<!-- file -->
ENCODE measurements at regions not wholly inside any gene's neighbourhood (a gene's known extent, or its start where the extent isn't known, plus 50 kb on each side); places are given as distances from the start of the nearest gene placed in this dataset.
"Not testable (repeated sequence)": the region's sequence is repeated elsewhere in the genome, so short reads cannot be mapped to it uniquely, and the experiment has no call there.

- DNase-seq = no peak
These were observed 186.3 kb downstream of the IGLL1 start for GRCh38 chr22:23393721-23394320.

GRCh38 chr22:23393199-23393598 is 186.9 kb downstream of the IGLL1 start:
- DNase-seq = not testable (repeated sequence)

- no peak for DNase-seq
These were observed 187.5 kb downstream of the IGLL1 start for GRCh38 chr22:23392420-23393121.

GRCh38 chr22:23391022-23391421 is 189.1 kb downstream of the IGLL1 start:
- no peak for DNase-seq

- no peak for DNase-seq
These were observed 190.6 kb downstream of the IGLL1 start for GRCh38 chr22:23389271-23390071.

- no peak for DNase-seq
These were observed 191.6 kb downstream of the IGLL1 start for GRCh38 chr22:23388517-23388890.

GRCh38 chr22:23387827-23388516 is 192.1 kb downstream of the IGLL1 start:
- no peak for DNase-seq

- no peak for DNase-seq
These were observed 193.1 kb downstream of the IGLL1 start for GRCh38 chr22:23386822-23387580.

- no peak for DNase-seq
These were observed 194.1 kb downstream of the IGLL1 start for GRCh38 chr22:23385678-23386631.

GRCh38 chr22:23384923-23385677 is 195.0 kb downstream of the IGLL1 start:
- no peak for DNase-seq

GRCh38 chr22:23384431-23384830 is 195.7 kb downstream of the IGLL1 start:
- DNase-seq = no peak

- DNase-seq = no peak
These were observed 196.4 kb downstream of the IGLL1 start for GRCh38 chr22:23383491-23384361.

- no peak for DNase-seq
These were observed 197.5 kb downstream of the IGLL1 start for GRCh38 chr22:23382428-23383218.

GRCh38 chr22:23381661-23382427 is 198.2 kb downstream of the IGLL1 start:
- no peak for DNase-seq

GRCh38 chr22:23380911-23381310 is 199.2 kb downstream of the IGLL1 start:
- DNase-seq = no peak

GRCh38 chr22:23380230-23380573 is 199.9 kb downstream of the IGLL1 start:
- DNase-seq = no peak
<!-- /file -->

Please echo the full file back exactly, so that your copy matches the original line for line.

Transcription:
ENCODE measurements at regions not wholly inside any gene's neighbourhood (a gene's known extent, or its start where the extent isn't known, plus 50 kb on each side); places are given as distances from the start of the nearest gene placed in this dataset.
"Not testable (repeated sequence)": the region's sequence is repeated elsewhere in the genome, so short reads cannot be mapped to it uniquely, and the experiment has no call there.

- DNase-seq = no peak
These were observed 186.3 kb downstream of the IGLL1 start for GRCh38 chr22:23393721-23394320.

GRCh38 chr22:23393199-23393598 is 186.9 kb downstream of the IGLL1 start:
- DNase-seq = not testable (repeated sequence)

- no peak for DNase-seq
These were observed 187.5 kb downstream of the IGLL1 start for GRCh38 chr22:23392420-23393121.

GRCh38 chr22:23391022-23391421 is 189.1 kb downstream of the IGLL1 start:
- no peak for DNase-seq

- no peak for DNase-seq
These were observed 190.6 kb downstream of the IGLL1 start for GRCh38 chr22:23389271-23390071.

- no peak for DNase-seq
These were observed 191.6 kb downstream of the IGLL1 start for GRCh38 chr22:23388517-23388890.

GRCh38 chr22:23387827-23388516 is 192.1 kb downstream of the IGLL1 start:
- no peak for DNase-seq

- no peak for DNase-seq
These were observed 193.1 kb downstream of the IGLL1 start for GRCh38 chr22:23386822-23387580.

- no peak for DNase-seq
These were observed 194.1 kb downstream of the IGLL1 start for GRCh38 chr22:23385678-23386631.

GRCh38 chr22:23384923-23385677 is 195.0 kb downstream of the IGLL1 start:
- no peak for DNase-seq

GRCh38 chr22:23384431-23384830 is 195.7 kb downstream of the IGLL1 start:
- DNase-seq = no peak

- DNase-seq = no peak
These were observed 196.4 kb downstream of the IGLL1 start for GRCh38 chr22:23383491-23384361.

- no peak for DNase-seq
These were observed 197.5 kb downstream of the IGLL1 start for GRCh38 chr22:23382428-23383218.

GRCh38 chr22:23381661-23382427 is 198.2 kb downstream of the IGLL1 start:
- no peak for DNase-seq

GRCh38 chr22:23380911-23381310 is 199.2 kb downstream of the IGLL1 start:
- DNase-seq = no peak

GRCh38 chr22:23380230-23380573 is 199.9 kb downstream of the IGLL1 start:
- DNase-seq = no peak